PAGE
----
Italy’s politics is the main talking point in Europe today. Prime Minister Conte is expected to present new plans for EU funds to the cabinet later today. Former Prime Minister Renzi’s small party has two ministers in the coalition government. He has threatened to withdraw them as an expression of dissatisfaction with Conte’s efforts. Ostensibly, this could topple the government. However, there are a few alternatives, including a new government from the existing parliament. Much work needs to be done, including giving formal approval to the EU budget and Recovery Fund. The new reforms of the legislative branch, which includes a reduction by about a third of the seats, would be implemented. The delegation of parliamentary tasks of the smaller size has not been fully worked out. This would add to the uncertainty and paralysis amid an economic and public health crisis.
The pandemic continues to ravage Europe, and the social restrictions and lockdowns will have strong economic knock-on effects. A contraction in Q4 20 and Q1 21 is likely. Today, Merkel warned that Germany may need another 10 weeks of lockdown. Note that the CDU leadership contest begins at the end of the week, and the winner is likely to be the party’s candidate to succeed Merkel as Chancellor.
The euro is trading sideways in yesterday’s trough when the single currency traded to almost $1.2130 after finishing last week near $1.2220. There is an option for around 880 mln euro at $1.22 that expires today. Note that the five-day moving average is slipping below the 20-day average for the first time in two months. Our next downside target is near $1.2065. Sterling is performing better today, but it stalled just above $1.36, where a key retracement of the recent decline is found. The intraday technicals warn the session high may be in place. If it is not, the next hurdle is seen around $1.3635. Initial support is seen by $1.3525-$1.3550.
The political ramifications of last week’s events in Washington continue to ripple across the country. The House has approved an article of impeachment while invoking the 25th amendment to remove the President seems like a non-starter. Nor will Trump resign. Meanwhile, many companies have either frozen their political contributions or specifically targeting the members that continued to reject the election results. This seems unprecedented.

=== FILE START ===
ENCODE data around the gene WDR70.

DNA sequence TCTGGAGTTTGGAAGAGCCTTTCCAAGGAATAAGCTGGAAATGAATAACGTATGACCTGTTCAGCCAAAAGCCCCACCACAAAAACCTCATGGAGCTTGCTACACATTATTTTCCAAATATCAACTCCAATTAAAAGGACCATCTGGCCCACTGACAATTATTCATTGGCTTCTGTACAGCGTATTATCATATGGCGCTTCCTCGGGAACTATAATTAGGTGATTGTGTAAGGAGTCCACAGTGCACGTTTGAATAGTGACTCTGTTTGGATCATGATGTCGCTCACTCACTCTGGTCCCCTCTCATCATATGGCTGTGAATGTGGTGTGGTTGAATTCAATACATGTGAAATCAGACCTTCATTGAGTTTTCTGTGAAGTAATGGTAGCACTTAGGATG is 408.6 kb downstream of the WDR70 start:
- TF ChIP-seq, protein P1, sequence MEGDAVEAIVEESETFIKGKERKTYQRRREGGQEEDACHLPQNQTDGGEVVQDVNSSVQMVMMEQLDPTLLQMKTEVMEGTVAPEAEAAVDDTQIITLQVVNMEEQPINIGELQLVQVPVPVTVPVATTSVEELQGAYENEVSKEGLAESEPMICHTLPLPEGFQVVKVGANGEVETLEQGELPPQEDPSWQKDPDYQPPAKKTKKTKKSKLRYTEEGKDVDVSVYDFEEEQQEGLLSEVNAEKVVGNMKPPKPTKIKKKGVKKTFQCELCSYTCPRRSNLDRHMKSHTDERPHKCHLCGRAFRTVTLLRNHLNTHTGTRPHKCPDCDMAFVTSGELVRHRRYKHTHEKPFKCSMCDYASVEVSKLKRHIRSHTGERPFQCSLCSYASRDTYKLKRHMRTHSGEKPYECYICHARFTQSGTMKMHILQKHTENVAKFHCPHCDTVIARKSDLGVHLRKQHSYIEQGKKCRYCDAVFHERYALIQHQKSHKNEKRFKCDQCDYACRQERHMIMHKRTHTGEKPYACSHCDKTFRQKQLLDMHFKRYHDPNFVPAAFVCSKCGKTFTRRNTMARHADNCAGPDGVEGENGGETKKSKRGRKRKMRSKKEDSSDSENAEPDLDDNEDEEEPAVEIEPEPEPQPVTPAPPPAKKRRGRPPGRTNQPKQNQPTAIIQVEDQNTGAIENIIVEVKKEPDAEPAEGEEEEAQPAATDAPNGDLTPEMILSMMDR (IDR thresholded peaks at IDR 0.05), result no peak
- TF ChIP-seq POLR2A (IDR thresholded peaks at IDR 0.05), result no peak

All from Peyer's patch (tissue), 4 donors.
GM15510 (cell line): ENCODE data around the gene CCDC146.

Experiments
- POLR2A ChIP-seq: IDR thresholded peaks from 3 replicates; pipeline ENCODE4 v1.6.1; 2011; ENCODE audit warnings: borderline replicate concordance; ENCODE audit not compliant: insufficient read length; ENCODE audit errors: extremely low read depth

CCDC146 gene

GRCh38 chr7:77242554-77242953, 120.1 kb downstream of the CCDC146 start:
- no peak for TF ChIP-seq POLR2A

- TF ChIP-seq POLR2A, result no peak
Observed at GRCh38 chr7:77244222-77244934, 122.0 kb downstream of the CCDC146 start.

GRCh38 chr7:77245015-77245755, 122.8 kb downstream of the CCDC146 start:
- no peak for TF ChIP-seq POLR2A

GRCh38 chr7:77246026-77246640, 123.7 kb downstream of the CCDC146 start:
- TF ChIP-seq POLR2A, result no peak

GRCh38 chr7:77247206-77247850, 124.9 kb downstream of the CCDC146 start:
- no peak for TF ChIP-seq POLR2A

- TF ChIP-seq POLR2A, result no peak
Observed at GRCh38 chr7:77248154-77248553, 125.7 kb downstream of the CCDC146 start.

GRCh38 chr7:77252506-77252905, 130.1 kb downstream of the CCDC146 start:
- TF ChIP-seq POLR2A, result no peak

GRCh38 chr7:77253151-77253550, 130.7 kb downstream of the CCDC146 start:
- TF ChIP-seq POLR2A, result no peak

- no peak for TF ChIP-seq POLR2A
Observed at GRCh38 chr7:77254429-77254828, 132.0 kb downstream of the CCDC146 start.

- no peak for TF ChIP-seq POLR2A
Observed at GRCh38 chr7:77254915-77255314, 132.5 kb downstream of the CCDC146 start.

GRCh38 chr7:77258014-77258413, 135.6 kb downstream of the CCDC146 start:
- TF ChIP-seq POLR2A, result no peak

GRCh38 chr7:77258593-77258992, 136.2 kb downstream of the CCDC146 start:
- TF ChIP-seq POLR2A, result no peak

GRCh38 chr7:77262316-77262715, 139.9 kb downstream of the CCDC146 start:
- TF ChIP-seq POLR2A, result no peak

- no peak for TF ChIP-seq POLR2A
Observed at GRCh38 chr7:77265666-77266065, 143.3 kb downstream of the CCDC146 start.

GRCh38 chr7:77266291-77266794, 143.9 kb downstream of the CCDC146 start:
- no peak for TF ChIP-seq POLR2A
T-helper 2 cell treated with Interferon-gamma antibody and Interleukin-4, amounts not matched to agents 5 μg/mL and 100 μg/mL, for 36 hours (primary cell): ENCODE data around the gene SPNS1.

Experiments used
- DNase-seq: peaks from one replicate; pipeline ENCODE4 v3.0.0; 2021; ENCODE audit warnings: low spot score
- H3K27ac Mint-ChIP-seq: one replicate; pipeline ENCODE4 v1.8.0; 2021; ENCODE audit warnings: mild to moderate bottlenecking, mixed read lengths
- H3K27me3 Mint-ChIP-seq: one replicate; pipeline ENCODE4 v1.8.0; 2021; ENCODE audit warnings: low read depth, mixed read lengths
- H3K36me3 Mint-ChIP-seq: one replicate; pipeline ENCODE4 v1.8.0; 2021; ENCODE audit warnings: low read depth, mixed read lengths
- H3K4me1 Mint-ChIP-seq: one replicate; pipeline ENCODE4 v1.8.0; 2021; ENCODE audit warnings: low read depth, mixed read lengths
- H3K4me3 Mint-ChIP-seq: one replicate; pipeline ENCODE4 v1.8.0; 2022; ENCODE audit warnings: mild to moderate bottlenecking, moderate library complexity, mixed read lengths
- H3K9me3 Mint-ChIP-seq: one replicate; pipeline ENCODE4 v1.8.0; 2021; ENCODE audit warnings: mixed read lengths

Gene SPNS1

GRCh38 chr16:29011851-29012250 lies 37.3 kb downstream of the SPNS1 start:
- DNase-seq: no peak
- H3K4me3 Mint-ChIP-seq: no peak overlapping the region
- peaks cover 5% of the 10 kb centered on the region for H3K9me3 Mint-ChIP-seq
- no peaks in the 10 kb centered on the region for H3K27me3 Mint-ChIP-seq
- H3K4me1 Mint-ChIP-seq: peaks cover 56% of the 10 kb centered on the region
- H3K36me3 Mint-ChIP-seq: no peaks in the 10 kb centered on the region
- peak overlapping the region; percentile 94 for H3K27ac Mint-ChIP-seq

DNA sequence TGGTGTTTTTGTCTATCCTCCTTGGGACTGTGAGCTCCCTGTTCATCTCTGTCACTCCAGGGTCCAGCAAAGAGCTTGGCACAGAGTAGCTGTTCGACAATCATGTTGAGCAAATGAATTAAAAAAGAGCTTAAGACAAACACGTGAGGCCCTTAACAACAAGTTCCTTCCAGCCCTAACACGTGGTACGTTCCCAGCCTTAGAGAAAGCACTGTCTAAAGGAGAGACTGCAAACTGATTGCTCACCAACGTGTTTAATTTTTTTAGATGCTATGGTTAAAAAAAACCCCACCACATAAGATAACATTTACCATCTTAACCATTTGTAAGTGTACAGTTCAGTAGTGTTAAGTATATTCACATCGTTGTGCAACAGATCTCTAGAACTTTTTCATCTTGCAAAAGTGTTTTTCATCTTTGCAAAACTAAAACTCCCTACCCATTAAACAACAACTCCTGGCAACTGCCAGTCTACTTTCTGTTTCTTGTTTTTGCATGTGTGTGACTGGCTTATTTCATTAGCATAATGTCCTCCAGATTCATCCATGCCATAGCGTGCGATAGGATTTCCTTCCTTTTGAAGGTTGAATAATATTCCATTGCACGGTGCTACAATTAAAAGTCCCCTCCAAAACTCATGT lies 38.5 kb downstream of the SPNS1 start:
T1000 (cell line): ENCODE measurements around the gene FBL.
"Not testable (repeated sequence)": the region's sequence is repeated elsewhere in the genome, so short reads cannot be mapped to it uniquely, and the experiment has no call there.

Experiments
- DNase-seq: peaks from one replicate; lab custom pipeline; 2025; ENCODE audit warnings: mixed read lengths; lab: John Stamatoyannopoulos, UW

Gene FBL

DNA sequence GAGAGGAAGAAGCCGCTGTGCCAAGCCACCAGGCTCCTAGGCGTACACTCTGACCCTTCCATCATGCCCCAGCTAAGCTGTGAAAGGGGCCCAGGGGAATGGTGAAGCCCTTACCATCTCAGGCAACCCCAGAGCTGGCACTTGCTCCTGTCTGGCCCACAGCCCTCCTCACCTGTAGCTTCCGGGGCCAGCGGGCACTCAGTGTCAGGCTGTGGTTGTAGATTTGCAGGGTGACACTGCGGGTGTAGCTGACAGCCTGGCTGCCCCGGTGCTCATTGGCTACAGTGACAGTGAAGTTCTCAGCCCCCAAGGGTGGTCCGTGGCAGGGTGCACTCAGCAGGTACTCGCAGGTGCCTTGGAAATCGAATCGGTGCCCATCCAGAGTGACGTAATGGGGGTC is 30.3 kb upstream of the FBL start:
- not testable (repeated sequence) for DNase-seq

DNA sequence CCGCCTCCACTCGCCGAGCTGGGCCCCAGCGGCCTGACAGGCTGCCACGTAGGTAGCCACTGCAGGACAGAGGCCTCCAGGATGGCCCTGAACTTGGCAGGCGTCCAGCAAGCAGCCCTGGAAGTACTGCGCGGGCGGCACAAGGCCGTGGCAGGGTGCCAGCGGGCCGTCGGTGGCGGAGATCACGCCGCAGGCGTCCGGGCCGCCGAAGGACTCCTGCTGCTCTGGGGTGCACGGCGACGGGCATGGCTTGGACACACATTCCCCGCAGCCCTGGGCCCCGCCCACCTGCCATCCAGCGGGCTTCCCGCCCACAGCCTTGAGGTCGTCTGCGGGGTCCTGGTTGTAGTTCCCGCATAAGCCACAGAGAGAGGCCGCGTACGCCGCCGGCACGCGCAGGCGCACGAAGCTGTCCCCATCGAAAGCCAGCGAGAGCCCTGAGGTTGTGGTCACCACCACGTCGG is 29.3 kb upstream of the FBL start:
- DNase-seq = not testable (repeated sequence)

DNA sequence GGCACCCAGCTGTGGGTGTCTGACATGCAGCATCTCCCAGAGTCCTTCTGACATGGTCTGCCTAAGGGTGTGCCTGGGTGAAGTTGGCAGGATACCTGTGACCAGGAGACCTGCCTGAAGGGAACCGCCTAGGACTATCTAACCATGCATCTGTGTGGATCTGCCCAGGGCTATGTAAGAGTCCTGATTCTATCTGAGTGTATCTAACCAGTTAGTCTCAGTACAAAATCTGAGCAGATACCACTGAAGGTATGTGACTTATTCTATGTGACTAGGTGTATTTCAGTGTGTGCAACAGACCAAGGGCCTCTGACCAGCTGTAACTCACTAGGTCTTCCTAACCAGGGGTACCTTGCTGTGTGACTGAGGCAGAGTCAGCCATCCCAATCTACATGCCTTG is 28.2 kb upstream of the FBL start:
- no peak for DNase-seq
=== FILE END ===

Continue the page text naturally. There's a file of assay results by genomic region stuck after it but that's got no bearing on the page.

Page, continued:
On Thursday, Biden is expected to lay out his fiscal intentions. It is likely that the Heroes Act ($3.4 trillion) that the House of Representatives approved last May but was blocked in the Senate will be the basis of the inspiration with the bipartisan deal reached at the end of last year, being a down payment.
Meanwhile, although tapering the Fed’s purchases are far from imminent, a range of opinions have been heard from Fed officials in recent days. Evans, Harkin, Kaplan, and Bostic seem to be open to it later this year if the economy shows a strong rebound in H2. Clarida and Mester played down the prospects. Given Clarida’s role, his view may be more reflective of the Fed’s leadership. Look for more insight today as no few than six Fed officials speak today, including George and Rosengren, on the economic outlook.
The economic diaries of the US, Canada, and Mexico are light today. The US JOLTS report is on tap, and Mexico reports weekly reserve figures. Neither typically moves markets. The greenback rose to CAD 1.2835 yesterday but has not traded above CAD1.28 today. Initial support is seen near CAD1.2730 and then CAD1.2700. A move above CAD1.2830 targets CAD1.2885, possibly on the way toward CAD1.2960. The US dollar settled above MXN 20.00 for the last three sessions. It is straddling the area in the European morning amid the broader consolidation. We like the US dollar higher in the near-term and look for a retest on the MXN20.25 area and see risk closer to MXN20.50.